October 20, 2010
Barnett, Carolla, Jillette, Hayzlett and Lewis on New Media & Success: #BWE10The Blog World Expo closing 'talk show' panel included Rob Barnett, Adam Corolla, Penn Jillette from Penn & Teller, Cali Lewis and Jeff Hayzlett. What's their secret? Why do they blog? What do they tweet? What is happening with new media and how does it impact them? Listen to hear what these five illuminaries and entertainers think. Says Penn, "Twitter is one of the most intimate ways we can communicate today." The video is in three parts: Part I, Part II and Part III.
Barry Moltz: What's Your Bio, What's Your Brand, What's Your Promise: #BWE10Asks Barry Moltz in a session at BlogWorldExpo last week entitled: Feeding Your Addiction - How to Create and Market Your Content to Drive a Professional Speaking Career, "What's Your Bio, What's your Brand and What's Your Promise?" And then, ultimately what's your platform going to be? Below is a clip from his talk.
Take a Walk on the BlogWorldExpo Show Floor With Me: #BWE10Take a meander through the BlogWorldExpo show with me so you can get a sense of its energy and who some of the players, sponsors and exhibitors are. Oh yeah, and you can see Scottish blogger Ewan Spence juggle amidst the crowd.
October 19, 2010
And Then There Was 2010 BlogWorldExpo: #bwe10
I’ve been going to BlogWorldExpo since it began. An event dedicated to all things blogging, online content and social media, it gathers bloggers who flock to SXSW in the Spring, mom and parenting bloggers who flock to BlogHer in August, and geek bloggers who flock to (or should I say are addicted to) social media and technology events every month.
The event, now at over 3,000 attendees, also attracts generalists, travel bloggers, marketing execs, blogging solution & tool vendors, and big brands trying to make an impact on the blogosphere on and offline.
A few highlights: I sampled saffron paella fresh off the Jenn-Air stage, met celebrity chef Manoushka Guerrier (Single Serving) of Food Network's Private Chefs of Beverly Hills, and sat next to interesting and engaging Erik Trinidad at a dinner who came up with a creative blog brand: Fancy Fast Food. His USP? He essentially takes fast food and makes it 'look' fabulous. Food had a bigger play this year at BlogWorld. Check out my summary post on We Blog the World, listing some of the topics and speakers.
One booth souped up dark chocolate espresso and gourmet coffee and Macallan Single Malt Whiskey was giving away samples, who btw, had two hired guns manning the booth, one of whom was not a whiskey drinker and a second who drank another brand.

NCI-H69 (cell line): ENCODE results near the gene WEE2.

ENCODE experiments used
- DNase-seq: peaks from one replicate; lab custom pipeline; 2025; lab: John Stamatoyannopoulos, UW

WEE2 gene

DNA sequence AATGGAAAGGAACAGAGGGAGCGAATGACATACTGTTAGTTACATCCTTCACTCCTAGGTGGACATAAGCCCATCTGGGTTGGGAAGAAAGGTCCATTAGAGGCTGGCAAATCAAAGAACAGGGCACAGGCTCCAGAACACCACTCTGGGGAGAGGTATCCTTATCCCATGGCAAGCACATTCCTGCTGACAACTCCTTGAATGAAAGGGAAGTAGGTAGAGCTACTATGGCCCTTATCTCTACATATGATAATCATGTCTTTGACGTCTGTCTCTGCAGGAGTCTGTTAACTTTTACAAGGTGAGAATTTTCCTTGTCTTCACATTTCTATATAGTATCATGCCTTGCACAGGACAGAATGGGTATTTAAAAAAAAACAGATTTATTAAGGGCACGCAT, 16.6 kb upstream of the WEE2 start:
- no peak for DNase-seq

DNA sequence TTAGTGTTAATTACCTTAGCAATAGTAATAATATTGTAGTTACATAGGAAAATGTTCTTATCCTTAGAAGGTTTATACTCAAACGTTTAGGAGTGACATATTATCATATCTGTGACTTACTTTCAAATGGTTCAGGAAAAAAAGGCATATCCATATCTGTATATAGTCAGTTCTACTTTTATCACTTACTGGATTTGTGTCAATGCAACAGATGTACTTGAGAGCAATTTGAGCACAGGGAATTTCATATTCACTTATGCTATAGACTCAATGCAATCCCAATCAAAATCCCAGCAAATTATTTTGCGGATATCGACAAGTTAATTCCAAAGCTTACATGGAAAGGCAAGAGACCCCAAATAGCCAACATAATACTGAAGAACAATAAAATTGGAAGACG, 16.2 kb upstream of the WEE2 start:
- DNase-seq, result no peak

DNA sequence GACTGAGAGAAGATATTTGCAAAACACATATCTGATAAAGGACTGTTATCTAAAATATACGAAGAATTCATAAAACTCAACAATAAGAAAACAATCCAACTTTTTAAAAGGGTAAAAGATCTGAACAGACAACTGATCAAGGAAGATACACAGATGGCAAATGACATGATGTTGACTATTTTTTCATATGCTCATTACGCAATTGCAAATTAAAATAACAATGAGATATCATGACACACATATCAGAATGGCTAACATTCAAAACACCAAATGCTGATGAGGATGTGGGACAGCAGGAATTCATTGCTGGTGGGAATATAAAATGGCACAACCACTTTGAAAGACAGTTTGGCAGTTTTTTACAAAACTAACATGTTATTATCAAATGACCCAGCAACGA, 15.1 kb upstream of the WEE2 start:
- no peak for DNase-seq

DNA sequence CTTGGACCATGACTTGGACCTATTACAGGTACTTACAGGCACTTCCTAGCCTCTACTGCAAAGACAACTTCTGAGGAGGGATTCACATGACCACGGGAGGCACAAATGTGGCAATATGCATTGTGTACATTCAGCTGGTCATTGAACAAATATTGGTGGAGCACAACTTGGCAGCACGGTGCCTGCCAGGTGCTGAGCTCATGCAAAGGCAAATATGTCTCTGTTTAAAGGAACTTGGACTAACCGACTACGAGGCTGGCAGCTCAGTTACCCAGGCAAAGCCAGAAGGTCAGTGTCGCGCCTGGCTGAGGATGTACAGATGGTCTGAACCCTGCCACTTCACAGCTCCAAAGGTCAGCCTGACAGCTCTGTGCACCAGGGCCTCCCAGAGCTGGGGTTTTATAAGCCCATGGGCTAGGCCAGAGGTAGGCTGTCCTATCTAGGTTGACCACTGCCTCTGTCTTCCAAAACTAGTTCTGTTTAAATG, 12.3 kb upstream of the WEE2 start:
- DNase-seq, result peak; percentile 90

Held in the Las Vegas Mandalay Bay, several tracks take place simultaneously down 3 long hallways, while activity buzzes in the exhibit hall nearby. Adjoining the exhibit hall is what they refer to as a New Media Lounge, where podcasts and video interviews took place and bloggers connected for live posting, photo uploads and managing email overflow.
In from around the world were bloggers from Japan, Australia, New Zealand (Darren Rowse from ProBlogger), Scotland (Ewan Spence), Germany (Nicole Simon), Ireland (Irish Polyglot), Poland, Argentina and hundreds of others. Babette Pepaj from Bakespace co-organized the food track which also drew lifestyle and travel bloggers, including travel blogger Gary Arndt who I rarely get to see but thanks to this annual blogging event, we were able to catch up. Below, Dave Peck with the Meshin folks at the Jason Falls meet-up.
I ran into Technorati’s CEO Richard Jalichandra and a bunch of blogger pals from LA who cover everything from relationships, sex, boomers, aging and fitness to politics, entertainment, music and travel. TWIT’s Leo Laporte was conducting interviews as was Marsha Collier on the show floor for a few hours each day. Below, Renee Blodgett, Leo Laporte and Barbara Rozgonyi.
Panel discussions were broad, ranging from photography tips, SEO for blogs, digital crisis communications, money trail, podcasts, social media policies, Internet Radio, blogging platforms and travel videos to non-profits, politics, education, parenting, mobile vlogging, Social CRM, travel pornand creating a blog network.
Barry Moltz spoke on how to utilize the speaking game to leverage your brand and blog, how to capitalize on it by using speaking to the blog revenue pie. He emphasizes three things everyone 'must have down' - what's your bio, what's your brand and what's your promise? Video of the session to follow tomorrow. Below Joseph Morin who did a bang-up job with Social Rewards all week and Steve Hall.
Countless official and unofficial parties were held every night, after all….it is Las Vegas, so it’s a great opportunity for sponsors to tap into the no rules policy or at least limited rules, where drinks can be served into the wee hours of the morning, people can drink on the streets and leave restaurants with a glass of wine in their hands, and people’s inhibitions are fluid and loose at best.
Below a little glitz and glam at the Techset opening party.
Party hopping is part of the blogging conference culture and not unlike SXSW, I got the sense each and every night, that attendees were desperately looking for the next bash after each one ended. Social Rewards held Luxor suite receptions and scavenger-hunt like exercises were an integral part of participating. Thanks Luxor & Joseph Morin.